Info and manager modules – The upper portion of Admin view shows Gateway Hardware Info and Service Status, as well as D-STAR and BrandMeister Info and Manager modules.

Pi-Star Admin console - upper

  • BrandMeister Manager module: If you use BrandMeister SelfCare⩘ , you have the option to turn on the BrandMeister Manager, which gives access to key BrandMeister hotspot settings right from Pi-Star’s Admin view. For more info, see the note: Pi-Star’s BrandMeister Manager module⩘ .
  • D-Star Link Manager: Provides the option to link to/unlink from reflectors. The Reflector list includes a Text Entry option for linking to reflectors and repeaters that aren’t pre-populated in the list of REF, DSC, and XRF reflectors. Thanks to Chris, NO7E, for pointing this out to me.
  • CPU Temp: < 50°C (122°F) = green; ≥ 50° < 69°C (156.2°F) = orange; ≥ 69°C = red.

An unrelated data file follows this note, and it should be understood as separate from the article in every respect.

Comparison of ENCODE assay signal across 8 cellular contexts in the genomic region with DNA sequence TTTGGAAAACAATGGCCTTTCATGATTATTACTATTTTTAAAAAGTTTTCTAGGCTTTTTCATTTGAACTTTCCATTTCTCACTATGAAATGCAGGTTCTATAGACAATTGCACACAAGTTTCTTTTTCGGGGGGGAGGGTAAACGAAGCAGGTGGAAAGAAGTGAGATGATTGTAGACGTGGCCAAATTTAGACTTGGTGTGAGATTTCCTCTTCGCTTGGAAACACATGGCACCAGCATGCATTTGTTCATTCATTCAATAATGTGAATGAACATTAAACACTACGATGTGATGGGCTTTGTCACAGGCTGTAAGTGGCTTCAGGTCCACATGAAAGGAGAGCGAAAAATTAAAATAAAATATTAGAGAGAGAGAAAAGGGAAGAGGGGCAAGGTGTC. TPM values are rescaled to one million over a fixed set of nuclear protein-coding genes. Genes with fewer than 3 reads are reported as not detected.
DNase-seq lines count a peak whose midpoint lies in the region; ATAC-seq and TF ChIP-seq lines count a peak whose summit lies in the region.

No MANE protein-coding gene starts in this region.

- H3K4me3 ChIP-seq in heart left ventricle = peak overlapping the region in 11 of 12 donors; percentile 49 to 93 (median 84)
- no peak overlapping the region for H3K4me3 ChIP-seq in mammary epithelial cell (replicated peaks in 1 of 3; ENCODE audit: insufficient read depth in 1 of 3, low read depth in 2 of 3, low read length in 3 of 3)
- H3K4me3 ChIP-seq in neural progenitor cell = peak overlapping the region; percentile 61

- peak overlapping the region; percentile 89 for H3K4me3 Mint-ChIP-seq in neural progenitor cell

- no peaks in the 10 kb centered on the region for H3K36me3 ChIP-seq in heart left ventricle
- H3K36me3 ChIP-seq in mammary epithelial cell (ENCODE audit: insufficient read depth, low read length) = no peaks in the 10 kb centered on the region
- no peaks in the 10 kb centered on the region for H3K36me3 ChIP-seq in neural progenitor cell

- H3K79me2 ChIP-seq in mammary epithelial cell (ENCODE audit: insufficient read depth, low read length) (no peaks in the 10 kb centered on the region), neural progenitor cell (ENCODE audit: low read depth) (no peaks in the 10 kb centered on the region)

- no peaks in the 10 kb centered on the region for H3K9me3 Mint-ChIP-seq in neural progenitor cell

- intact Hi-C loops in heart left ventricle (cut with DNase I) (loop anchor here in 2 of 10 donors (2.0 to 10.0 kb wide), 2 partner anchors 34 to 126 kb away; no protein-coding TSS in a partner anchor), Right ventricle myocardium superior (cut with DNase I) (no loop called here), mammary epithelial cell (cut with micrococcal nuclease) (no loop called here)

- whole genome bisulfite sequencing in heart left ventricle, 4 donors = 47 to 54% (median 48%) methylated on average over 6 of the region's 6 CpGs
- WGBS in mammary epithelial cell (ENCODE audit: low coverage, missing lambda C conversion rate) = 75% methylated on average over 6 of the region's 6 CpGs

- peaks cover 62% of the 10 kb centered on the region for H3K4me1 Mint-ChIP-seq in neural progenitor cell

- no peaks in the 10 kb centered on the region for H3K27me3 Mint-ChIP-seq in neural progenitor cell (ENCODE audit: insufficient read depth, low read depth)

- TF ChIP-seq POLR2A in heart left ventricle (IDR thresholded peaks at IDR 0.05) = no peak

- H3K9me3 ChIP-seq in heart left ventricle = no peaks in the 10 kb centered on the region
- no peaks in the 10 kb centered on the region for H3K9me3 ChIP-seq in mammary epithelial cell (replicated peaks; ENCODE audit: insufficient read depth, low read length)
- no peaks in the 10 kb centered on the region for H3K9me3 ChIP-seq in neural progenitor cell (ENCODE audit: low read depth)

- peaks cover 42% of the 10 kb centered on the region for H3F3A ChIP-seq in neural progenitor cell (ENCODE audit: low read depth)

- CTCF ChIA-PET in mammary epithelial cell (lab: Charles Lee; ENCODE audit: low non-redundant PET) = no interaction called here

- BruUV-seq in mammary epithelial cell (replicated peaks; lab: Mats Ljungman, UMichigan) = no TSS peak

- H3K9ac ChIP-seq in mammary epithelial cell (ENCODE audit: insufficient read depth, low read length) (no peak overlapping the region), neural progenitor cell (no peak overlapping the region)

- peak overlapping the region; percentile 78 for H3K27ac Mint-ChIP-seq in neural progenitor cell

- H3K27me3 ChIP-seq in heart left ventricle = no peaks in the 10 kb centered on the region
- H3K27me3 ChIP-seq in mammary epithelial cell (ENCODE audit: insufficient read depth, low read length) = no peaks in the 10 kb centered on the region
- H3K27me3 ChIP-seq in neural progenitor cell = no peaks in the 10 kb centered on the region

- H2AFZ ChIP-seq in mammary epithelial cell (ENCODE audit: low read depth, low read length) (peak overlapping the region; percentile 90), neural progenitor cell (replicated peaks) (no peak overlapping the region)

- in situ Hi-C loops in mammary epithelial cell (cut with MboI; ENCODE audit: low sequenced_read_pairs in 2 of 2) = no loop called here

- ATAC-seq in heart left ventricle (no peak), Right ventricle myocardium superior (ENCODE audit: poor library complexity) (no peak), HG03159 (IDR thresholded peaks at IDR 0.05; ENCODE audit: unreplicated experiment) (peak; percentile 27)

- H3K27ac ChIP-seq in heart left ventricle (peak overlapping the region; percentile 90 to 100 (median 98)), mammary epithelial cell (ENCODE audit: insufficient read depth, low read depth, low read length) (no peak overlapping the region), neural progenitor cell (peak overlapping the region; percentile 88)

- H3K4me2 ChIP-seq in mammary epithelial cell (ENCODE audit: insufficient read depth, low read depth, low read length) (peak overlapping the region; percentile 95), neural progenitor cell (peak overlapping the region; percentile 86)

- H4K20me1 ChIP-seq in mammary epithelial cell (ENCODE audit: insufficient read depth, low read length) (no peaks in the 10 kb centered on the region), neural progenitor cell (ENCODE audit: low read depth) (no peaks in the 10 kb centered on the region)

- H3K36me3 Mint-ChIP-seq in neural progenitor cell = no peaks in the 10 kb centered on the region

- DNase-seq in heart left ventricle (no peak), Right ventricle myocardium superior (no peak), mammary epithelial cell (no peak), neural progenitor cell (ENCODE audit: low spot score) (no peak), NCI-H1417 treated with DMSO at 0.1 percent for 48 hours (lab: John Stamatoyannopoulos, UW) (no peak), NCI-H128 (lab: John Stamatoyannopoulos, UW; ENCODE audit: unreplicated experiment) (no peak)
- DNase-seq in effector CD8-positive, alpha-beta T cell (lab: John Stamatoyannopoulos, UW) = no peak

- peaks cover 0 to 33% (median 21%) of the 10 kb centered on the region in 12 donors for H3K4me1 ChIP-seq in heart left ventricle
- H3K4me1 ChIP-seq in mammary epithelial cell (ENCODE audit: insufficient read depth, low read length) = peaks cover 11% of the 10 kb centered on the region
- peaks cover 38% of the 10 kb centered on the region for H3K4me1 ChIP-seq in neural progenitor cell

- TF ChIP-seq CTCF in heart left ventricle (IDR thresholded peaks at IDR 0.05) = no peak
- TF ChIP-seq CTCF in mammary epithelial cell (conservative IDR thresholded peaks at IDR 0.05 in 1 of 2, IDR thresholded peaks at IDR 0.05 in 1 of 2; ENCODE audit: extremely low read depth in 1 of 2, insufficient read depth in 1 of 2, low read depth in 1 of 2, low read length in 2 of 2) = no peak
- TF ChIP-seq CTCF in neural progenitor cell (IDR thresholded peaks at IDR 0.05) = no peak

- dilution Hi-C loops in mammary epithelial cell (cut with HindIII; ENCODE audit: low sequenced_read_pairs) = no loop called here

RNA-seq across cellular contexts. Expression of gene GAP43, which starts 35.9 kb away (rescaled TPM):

Activity modules – The lower portion of Admin view displays activity modules.

Pi-Star Admin console - lower

  • DMR Repeater module showing a linked talkgroup and repeaterDMR links: In the DMR Repeater module, linked talkgroups are shown on the left and linked reflectors on the right. For example, if you link to DMR+ reflector 4400 with a private call to 84400, you’ll then talk on TG 9, so you’ll see TG 9/Ref 4400. For more info, see: DMRGateway notes⩘ .
  • D-STAR IRC: IRC: rr.openquad.net shows that Pi-Star is set up to use QuadNet. For more info, see: QuadNet Smart Groups⩘ .
  • D-STAR RSNC: In the Local RF Activity module, if you see your callsign followed by /RSNC, that means the receiving station didn’t get the beginning frames of your transmitted digital packet, which happens when a hotspot doesn’t lock onto your Tx mode quickly enough when scanning modes.
  • Target field: “Blocks” (for example, TG 3100, 5 blocks) indicates non-voice data such as GPS or SMS.

6c) Live Logs view

From the Admin view, you can select the Live Logs view, which starts a more detailed live logging process that can be useful for troubleshooting. It can be helpful to open Live Logs view in a new tab or a different browser so you can look back and forth between the dashboard and the log. See also: Troubleshooting⩘ Hint:There’s a link at the bottom of Live Logs view to download it as a text file.